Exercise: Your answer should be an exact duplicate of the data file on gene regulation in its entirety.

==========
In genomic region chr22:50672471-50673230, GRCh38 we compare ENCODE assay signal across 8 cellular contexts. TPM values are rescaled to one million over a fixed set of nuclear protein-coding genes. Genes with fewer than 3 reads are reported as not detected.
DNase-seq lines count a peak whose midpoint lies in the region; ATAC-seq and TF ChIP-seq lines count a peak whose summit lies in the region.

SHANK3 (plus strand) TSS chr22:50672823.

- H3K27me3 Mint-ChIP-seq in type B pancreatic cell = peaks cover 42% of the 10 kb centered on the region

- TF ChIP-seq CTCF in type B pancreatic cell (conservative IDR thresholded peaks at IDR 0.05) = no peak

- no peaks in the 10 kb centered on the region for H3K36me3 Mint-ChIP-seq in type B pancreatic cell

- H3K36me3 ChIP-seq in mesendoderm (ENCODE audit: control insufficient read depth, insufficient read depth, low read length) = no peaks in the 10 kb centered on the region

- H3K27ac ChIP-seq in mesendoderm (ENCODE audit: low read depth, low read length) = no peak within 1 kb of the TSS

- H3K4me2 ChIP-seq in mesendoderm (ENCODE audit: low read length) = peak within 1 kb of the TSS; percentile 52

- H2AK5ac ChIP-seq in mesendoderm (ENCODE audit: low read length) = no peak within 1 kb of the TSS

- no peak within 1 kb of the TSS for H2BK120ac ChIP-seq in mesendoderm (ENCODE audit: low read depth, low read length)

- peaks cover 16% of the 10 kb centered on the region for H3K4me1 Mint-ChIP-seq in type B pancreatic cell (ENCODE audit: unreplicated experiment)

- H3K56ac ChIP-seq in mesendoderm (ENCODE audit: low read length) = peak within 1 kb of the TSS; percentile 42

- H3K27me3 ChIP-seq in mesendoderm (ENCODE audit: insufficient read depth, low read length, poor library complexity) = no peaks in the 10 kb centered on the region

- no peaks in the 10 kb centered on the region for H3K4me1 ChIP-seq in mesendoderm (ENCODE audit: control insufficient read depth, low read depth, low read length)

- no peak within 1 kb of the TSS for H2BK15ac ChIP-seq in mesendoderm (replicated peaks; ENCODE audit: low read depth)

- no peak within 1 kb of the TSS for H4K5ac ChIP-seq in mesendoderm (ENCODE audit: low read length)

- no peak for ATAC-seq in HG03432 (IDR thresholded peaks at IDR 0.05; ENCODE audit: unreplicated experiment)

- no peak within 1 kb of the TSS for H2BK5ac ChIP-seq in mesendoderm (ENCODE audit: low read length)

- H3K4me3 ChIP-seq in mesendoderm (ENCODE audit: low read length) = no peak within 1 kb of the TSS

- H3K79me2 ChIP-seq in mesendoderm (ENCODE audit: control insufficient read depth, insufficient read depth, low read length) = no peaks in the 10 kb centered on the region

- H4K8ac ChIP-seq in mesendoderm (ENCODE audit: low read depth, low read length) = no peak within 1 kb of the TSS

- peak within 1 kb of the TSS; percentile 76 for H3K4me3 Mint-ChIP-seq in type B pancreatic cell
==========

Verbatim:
In genomic region chr22:50672471-50673230, GRCh38 we compare ENCODE assay signal across 8 cellular contexts. TPM values are rescaled to one million over a fixed set of nuclear protein-coding genes. Genes with fewer than 3 reads are reported as not detected.
DNase-seq lines count a peak whose midpoint lies in the region; ATAC-seq and TF ChIP-seq lines count a peak whose summit lies in the region.

SHANK3 (plus strand) TSS chr22:50672823.

- H3K27me3 Mint-ChIP-seq in type B pancreatic cell = peaks cover 42% of the 10 kb centered on the region

- TF ChIP-seq CTCF in type B pancreatic cell (conservative IDR thresholded peaks at IDR 0.05) = no peak

- no peaks in the 10 kb centered on the region for H3K36me3 Mint-ChIP-seq in type B pancreatic cell

- H3K36me3 ChIP-seq in mesendoderm (ENCODE audit: control insufficient read depth, insufficient read depth, low read length) = no peaks in the 10 kb centered on the region

- H3K27ac ChIP-seq in mesendoderm (ENCODE audit: low read depth, low read length) = no peak within 1 kb of the TSS

- H3K4me2 ChIP-seq in mesendoderm (ENCODE audit: low read length) = peak within 1 kb of the TSS; percentile 52

- H2AK5ac ChIP-seq in mesendoderm (ENCODE audit: low read length) = no peak within 1 kb of the TSS

- no peak within 1 kb of the TSS for H2BK120ac ChIP-seq in mesendoderm (ENCODE audit: low read depth, low read length)

- peaks cover 16% of the 10 kb centered on the region for H3K4me1 Mint-ChIP-seq in type B pancreatic cell (ENCODE audit: unreplicated experiment)

- H3K56ac ChIP-seq in mesendoderm (ENCODE audit: low read length) = peak within 1 kb of the TSS; percentile 42

- H3K27me3 ChIP-seq in mesendoderm (ENCODE audit: insufficient read depth, low read length, poor library complexity) = no peaks in the 10 kb centered on the region

- no peaks in the 10 kb centered on the region for H3K4me1 ChIP-seq in mesendoderm (ENCODE audit: control insufficient read depth, low read depth, low read length)

- no peak within 1 kb of the TSS for H2BK15ac ChIP-seq in mesendoderm (replicated peaks; ENCODE audit: low read depth)

- no peak within 1 kb of the TSS for H4K5ac ChIP-seq in mesendoderm (ENCODE audit: low read length)

- no peak for ATAC-seq in HG03432 (IDR thresholded peaks at IDR 0.05; ENCODE audit: unreplicated experiment)

- no peak within 1 kb of the TSS for H2BK5ac ChIP-seq in mesendoderm (ENCODE audit: low read length)

- H3K4me3 ChIP-seq in mesendoderm (ENCODE audit: low read length) = no peak within 1 kb of the TSS

- H3K79me2 ChIP-seq in mesendoderm (ENCODE audit: control insufficient read depth, insufficient read depth, low read length) = no peaks in the 10 kb centered on the region

- H4K8ac ChIP-seq in mesendoderm (ENCODE audit: low read depth, low read length) = no peak within 1 kb of the TSS

- peak within 1 kb of the TSS; percentile 76 for H3K4me3 Mint-ChIP-seq in type B pancreatic cell